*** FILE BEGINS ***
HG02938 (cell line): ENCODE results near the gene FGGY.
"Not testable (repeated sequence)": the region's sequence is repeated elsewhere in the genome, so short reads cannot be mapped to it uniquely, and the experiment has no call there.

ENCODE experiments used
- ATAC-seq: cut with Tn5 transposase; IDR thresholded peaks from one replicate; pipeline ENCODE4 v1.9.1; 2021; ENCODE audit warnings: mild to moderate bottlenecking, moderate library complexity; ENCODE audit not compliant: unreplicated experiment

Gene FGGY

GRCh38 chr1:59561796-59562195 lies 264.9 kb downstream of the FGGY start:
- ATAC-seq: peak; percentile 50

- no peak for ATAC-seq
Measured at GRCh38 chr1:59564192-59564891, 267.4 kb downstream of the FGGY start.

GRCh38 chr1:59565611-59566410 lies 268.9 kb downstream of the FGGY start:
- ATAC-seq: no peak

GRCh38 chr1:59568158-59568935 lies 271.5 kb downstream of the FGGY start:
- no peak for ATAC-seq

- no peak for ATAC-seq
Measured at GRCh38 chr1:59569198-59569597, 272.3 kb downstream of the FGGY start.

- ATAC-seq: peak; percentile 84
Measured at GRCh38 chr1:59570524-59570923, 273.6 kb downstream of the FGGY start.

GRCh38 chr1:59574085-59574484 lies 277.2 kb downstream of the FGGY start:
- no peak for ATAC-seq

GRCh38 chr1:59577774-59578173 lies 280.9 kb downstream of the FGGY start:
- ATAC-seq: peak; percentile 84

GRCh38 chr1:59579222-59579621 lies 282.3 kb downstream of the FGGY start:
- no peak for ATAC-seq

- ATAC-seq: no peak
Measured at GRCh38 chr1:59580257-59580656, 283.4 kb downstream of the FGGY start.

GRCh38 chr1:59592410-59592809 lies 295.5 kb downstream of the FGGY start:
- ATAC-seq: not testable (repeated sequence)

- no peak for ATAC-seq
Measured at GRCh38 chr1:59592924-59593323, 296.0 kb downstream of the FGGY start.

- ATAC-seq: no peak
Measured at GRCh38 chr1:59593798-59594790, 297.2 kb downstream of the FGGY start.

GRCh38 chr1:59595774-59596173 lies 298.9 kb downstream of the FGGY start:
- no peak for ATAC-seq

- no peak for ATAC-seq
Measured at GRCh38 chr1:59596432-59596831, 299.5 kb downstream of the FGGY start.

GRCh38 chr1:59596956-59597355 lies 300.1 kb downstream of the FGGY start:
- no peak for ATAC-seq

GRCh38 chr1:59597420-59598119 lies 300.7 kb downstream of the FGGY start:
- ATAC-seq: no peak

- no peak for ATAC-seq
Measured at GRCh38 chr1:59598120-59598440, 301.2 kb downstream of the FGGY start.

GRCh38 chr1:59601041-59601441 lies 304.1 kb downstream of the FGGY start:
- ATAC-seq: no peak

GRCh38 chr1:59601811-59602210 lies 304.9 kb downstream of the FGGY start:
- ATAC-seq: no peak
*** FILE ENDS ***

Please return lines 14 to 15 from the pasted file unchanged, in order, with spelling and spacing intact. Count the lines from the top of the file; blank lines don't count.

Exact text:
- no peak for ATAC-seq
Measured at GRCh38 chr1:59569198-59569597, 272.3 kb downstream of the FGGY start.